It’s impossible to write from memory without being selective, and the things de Beauvoir leaves unsaid are almost as important as what she dwells on– just witness the foregoing. She mentions the Marshall Plan in passing once or twice, then enters Times Square to go nightclubbing. She defends Communism (or, more correctly, the right to be a Communist) without entering into the whys and wherefores of being a Communist in 1947. She can be incredibly condescending about American standards of race and sex. She says surprisingly little about American philosophy, dismissing Pragmatism in a few short sentences, and although she is shocked by the indifference of American intellectuals to American literature she says little about why she felt it had more promise than European writing of the time. She discusses Faulkner at several points, but when she enters Faulkner’s South she does so without reference to him. Part of this, of course, is that Simone de Beauvoir was actually visiting territory she had only studied maps of; the maps were proving useless. But, naturally, a careful reading of what goes unsaid reveals much about her unquestioned assumptions about the world and America. This is probably the most valuable aspect of the book, and the one that makes me recommend it as essential reading.

I’m glad I’m reading this book back-to-back with Tocqueville’s “Democracy in America.” If I ever teach a class in US history as I keep meaning to do, I’ll probably assign excerpts from them that way. Tocqueville’s classic work describes an America at the brink of inheriting immense gifts, poised on a knife’s edge between wild success and chaos, and holds up the American system as a paragon for the world to follow. Despite repeated attemps to bury it, that legacy still persists as one major theme in American self-identity. Without intending to, Simone de Beauvoir’s book addresses similar themes more than a century later, and provides an idiosyncratic and compelling counter-assessment of Tocqueville’s promises.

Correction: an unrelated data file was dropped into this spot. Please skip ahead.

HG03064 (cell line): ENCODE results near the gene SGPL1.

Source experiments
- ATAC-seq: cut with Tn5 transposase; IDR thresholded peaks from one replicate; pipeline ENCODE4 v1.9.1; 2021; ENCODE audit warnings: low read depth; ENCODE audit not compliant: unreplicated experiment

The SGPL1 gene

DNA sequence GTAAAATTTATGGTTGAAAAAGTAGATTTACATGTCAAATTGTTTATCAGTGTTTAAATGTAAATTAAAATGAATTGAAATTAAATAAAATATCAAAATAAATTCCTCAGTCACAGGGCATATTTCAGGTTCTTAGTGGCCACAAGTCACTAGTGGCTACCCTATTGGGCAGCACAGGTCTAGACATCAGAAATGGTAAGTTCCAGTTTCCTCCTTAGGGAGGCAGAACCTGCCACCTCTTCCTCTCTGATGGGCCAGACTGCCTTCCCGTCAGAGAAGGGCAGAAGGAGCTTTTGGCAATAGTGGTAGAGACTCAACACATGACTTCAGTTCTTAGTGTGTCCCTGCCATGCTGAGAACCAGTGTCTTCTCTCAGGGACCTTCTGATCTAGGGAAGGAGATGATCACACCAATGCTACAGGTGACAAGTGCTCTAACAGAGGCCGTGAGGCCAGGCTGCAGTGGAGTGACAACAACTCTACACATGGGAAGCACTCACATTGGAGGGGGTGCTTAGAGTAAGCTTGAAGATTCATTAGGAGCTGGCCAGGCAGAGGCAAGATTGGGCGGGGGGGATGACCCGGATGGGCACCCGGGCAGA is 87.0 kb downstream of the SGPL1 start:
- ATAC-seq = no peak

In short, having read Tocqueville and de Beauvoir (admittedly, I’m a bit bogged down in the middle of Tocqueville), I have to say that, despite the influence Tocqueville has enjoyed, de Beauvoir’s long-forgotten memoir says as much or more about America as it actually exists. Part of that owes to the 125 year separating them, but part of it is that de Beauvoir is a hell of a writer.

The best part about travel books is the way in which immediate experience and writerly license throw into sharp relief the most pressing issues and nagging details. You can do much worse than Simone de Beauvoir on this count, and this time I didn’t even have to throw out my pants.

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About John Owen